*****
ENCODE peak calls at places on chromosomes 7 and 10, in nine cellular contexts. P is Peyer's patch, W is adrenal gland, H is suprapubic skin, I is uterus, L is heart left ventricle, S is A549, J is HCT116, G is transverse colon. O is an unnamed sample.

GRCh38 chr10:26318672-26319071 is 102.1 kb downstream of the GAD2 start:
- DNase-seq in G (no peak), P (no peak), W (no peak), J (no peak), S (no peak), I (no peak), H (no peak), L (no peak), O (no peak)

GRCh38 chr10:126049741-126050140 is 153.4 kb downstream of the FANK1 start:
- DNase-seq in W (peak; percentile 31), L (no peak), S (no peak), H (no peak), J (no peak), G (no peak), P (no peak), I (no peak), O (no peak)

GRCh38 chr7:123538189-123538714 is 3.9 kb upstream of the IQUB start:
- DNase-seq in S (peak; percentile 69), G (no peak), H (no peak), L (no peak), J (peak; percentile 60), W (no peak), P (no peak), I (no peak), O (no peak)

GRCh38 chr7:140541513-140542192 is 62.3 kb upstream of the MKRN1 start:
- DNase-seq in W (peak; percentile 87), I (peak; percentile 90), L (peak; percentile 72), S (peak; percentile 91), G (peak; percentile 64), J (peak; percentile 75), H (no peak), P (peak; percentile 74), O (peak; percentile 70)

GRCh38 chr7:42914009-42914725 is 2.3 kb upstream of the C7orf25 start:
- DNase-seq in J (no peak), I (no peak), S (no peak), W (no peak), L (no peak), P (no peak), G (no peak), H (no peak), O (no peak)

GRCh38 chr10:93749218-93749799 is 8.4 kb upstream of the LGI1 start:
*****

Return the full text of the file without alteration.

ENCODE peak calls at places on chromosomes 7 and 10, in nine cellular contexts. P is Peyer's patch, W is adrenal gland, H is suprapubic skin, I is uterus, L is heart left ventricle, S is A549, J is HCT116, G is transverse colon. O is an unnamed sample.

GRCh38 chr10:26318672-26319071 is 102.1 kb downstream of the GAD2 start:
- DNase-seq in G (no peak), P (no peak), W (no peak), J (no peak), S (no peak), I (no peak), H (no peak), L (no peak), O (no peak)

GRCh38 chr10:126049741-126050140 is 153.4 kb downstream of the FANK1 start:
- DNase-seq in W (peak; percentile 31), L (no peak), S (no peak), H (no peak), J (no peak), G (no peak), P (no peak), I (no peak), O (no peak)

GRCh38 chr7:123538189-123538714 is 3.9 kb upstream of the IQUB start:
- DNase-seq in S (peak; percentile 69), G (no peak), H (no peak), L (no peak), J (peak; percentile 60), W (no peak), P (no peak), I (no peak), O (no peak)

GRCh38 chr7:140541513-140542192 is 62.3 kb upstream of the MKRN1 start:
- DNase-seq in W (peak; percentile 87), I (peak; percentile 90), L (peak; percentile 72), S (peak; percentile 91), G (peak; percentile 64), J (peak; percentile 75), H (no peak), P (peak; percentile 74), O (peak; percentile 70)

GRCh38 chr7:42914009-42914725 is 2.3 kb upstream of the C7orf25 start:
- DNase-seq in J (no peak), I (no peak), S (no peak), W (no peak), L (no peak), P (no peak), G (no peak), H (no peak), O (no peak)

GRCh38 chr10:93749218-93749799 is 8.4 kb upstream of the LGI1 start: